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By George Hart for the Museum of Mathematics

Math Monday banner02 600px Math Monday: Make a Marble Run

Many science museums feature a Galton board in which balls branch randomly left or right through an array of pegs and end up binned at the bottom in an approximation of a normal distribution. Here is a deterministic variation on that idea, in which there is a two-position gate at each juncture that causes each ball to go the opposite direction from the previous ball to visit the gate. If you use 64 balls, can you figure out how many will end up in each of the bins at the bottom? Karl Sims built this marble run and gives instructions on how to make your own, along with a clear explanation of its operation.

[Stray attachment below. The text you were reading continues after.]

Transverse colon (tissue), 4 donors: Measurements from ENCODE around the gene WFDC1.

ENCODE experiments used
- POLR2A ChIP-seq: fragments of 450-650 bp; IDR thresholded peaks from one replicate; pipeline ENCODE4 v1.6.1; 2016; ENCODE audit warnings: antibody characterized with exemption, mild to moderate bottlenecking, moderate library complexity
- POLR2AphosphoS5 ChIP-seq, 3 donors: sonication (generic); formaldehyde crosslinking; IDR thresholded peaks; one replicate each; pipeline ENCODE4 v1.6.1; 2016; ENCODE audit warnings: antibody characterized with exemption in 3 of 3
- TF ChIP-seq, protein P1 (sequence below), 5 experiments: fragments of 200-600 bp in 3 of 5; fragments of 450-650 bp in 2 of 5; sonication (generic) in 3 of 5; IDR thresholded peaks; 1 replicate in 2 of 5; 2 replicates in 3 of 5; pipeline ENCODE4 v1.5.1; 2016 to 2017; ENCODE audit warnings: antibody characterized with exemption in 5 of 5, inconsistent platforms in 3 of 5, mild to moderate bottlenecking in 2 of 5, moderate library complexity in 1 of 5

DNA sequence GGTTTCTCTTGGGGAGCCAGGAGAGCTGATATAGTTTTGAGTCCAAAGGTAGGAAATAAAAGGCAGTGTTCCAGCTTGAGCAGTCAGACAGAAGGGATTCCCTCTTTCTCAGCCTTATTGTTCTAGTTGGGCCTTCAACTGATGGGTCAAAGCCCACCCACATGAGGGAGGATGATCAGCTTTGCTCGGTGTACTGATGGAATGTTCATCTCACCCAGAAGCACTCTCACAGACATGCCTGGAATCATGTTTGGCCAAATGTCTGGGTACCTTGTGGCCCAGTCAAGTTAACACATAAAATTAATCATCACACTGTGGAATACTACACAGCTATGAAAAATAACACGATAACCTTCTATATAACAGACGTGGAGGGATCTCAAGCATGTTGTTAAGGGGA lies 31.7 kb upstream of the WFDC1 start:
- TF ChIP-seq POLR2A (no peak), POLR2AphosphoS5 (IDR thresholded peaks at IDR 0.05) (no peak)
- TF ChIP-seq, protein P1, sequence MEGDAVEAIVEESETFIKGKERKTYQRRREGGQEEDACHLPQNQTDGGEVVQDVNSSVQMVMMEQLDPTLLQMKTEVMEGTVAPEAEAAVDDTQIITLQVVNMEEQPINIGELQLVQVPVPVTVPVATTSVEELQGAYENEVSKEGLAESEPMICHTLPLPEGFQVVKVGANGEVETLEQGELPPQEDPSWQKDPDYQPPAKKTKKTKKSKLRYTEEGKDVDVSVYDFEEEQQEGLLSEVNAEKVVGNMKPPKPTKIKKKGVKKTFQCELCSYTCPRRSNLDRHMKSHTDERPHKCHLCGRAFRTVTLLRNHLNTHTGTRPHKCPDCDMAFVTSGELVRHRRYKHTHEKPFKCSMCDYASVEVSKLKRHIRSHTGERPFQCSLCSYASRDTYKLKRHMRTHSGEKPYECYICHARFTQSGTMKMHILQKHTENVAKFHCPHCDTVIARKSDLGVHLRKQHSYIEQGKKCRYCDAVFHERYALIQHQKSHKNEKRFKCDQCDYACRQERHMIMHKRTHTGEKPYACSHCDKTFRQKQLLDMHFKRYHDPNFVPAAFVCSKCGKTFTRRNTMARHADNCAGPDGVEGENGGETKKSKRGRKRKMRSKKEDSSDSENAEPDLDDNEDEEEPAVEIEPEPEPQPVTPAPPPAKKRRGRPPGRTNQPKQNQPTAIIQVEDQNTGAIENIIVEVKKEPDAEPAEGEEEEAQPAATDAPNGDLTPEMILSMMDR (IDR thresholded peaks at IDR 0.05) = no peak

marble run Math Monday: Make a Marble Run

The side view below shows the tilt of the board and the final distribution of 64 marbles in the seven bins: 1, 6, 15, 20, 15, 6, 1. The mechanism forces each marble to take a different combination of the six left/right choices.

marble run side Math Monday: Make a Marble Run

More:
Catch up with all of George Hart’s Math Monday columns

Gareth Branwyn

Gareth Branwyn is a freelancer writer and the former Editorial Director of Maker Media. He is the author or editor of a dozen books on technology, DIY, and geek culture, including the first book about the web (Mosaic Quick Tour) and the Absolute Beginner’s Guide to Building Robots. He is currently working on a best-of collection of his writing, called Borg Like Me.


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